Tamil Nadu is facing yet another period of political instability. The Madras High Court is likely to rule this week on the disqualification of 18 legislators and, thereby, decide the fate of the All India Anna Dravida Munnetra Kazhagam government. Perhaps ominously for the ruling party, 21 of its MLAs went away to the southern resort town of Courtallam in Tirunelveli.

While the MLAs claimed to be travelling together to the Maha Pushkaram festival in Tirunelveli, it is widely believed they are being shepherded by TTV Dinakaran, chief of the Amma Makkal Munnetra Kazhagam.

Dinakaran is the nephew of VK Sasikala, a confidante of J Jayalalithaa who took control of the All India Anna Dravida Munnetra Kazhagam after the former chief minister’s death in December 2016. She then had Dinakaran appointed as the party’s deputy general secretary. But a revolt within the party led to their ouster after just a few months. While Sasikala was jailed for corruption, Dinakaran started his own party.

Despite this, he retains considerable influence in his former party and is reportedly hoping to take it over again. He may well get his chance if the High Court rescinds the disqualification of the 18 MLAs, known to be his loyalists, since that would reduce Edappadi K Palaniswami’s government to a minority. The 18 legislators had been disqualified by the speaker in September 2017 after they expressed a lack of confidence in Palaniswami.

Currently, the majority mark in the Tamil Nadu Assembly is 117. The government has the support of only 113 MLAs but survives because the disqualification of the 18 rebel legislators has reduced the effective strength of the Assembly. If their membership is restored, the government will be in trouble – even without accounting for the 21 MLAs Dinakaran has whisked away.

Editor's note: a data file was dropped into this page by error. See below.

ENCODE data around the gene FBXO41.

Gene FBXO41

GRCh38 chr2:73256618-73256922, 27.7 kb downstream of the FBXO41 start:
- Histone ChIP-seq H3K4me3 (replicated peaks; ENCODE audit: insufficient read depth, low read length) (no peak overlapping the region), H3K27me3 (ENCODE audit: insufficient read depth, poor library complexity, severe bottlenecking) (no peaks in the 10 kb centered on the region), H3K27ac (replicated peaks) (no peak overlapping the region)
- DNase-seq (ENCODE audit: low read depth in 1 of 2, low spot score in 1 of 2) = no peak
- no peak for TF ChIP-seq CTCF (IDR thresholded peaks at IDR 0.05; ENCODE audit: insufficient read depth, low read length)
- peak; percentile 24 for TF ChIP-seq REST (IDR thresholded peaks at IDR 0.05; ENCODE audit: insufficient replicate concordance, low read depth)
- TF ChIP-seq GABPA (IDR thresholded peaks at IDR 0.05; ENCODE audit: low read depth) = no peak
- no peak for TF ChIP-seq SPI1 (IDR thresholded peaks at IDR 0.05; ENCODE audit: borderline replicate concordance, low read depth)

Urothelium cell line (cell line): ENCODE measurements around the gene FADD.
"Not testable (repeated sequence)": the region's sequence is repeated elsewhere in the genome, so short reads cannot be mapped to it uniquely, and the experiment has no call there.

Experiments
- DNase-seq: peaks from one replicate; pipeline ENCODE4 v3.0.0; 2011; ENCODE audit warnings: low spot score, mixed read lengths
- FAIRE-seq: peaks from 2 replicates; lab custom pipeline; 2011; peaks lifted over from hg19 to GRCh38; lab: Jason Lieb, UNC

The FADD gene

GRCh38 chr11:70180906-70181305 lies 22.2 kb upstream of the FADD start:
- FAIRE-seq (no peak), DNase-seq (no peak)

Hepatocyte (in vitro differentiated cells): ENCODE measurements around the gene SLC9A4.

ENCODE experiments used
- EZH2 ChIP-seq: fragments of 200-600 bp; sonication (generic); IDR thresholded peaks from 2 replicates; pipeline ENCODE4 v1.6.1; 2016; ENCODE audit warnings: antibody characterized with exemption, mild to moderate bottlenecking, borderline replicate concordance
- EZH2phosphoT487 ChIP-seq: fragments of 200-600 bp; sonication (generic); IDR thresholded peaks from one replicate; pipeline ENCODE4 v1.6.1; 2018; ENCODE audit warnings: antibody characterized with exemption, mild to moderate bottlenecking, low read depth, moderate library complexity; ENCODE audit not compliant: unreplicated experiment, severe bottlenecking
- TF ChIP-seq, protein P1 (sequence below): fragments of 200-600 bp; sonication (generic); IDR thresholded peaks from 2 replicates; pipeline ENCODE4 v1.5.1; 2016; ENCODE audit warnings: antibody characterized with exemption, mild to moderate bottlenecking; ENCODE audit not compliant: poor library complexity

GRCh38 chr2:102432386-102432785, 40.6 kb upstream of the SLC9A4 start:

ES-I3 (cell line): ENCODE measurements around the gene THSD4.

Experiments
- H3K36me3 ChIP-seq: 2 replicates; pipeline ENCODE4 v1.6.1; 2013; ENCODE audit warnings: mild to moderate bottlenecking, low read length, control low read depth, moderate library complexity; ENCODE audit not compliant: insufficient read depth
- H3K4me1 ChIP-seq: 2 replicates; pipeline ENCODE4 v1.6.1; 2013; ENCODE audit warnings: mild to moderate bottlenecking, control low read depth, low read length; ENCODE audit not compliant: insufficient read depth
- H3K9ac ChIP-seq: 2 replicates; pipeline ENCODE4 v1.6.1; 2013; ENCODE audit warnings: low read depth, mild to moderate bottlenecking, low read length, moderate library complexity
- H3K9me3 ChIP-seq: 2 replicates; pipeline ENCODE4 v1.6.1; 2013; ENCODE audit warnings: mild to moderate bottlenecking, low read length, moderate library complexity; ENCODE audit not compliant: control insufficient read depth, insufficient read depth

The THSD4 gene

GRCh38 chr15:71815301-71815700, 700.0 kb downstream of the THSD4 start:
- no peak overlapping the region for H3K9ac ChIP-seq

The government will not be out of the woods even if the disqualification of the MLAs is upheld since that would necessitate bye-elections to their 18 seats. How the results will go is anybody’s guess.

Contested decision

Speaker P Dhanapal took action against the 18 politicians last year under the Members of the Tamil Nadu Legislative Assembly Rules of 1986 – the state’s anti-defection law – following a complaint by the ruling party’s chief whip S Rajendran that they had been involved in anti-party activities. The MLAs had submitted individual letters to Governor C Vidyasagar Rao the previous month, expressing their lack of confidence in Palaniswami. The speaker ruled that this amounted to the legislators “voluntarily giving up their party membership”.

Describing the speaker’s decision as “illegal and unauthorised”, the MLAs moved the High Court to quash it. On June 15, a two-judge bench delivered a split verdict. While Chief Justice Indira Banerjee upheld the speaker’s ruling, Justice M Sundar quashed it. The legislators then approached the Supreme Court, which appointed a third judge of the High Court, Justice M Sathyanarayanan, to settle the matter.

‘Resort politics’

Tamil Nadu has grappled with political uncertainty since Jayalalithaa’s death. She was succeeded as chief minister by Panneerselvam but he was ousted after just two months in office, in February 2017, by Sasikala, who had become the party’s general secretary. After Sasikala was jailed for corruption the same month, she installed Palaniswami as the chief minister.

Panneerselvam did not go away quietly. He tried to take on Sasikala, only to see Dinakaran move more than 100 MLAs to a resort in Koovathur near Chennai and keep them there until Palaniswami won the trust vote in the Assembly.

Panneerselvam’s ouster split the ruling party, with the former chief minister leading the Puratchi Thalaivi Amma faction and Palaniswami the AIADMK Amma faction. A few months later, on August 21, 2017, the factions merged after Palaniswami rebelled against Sasikala.

The next day, 16 legislators loyal to Dinakaran were taken to a resort in Puducherry after they expressed their lack of support in the Palaniswami government, claiming they had not been consulted about the merger.

This, then, is the third time Dinakaran is employing “resort politics” to shape Tamil Nadu’s politics.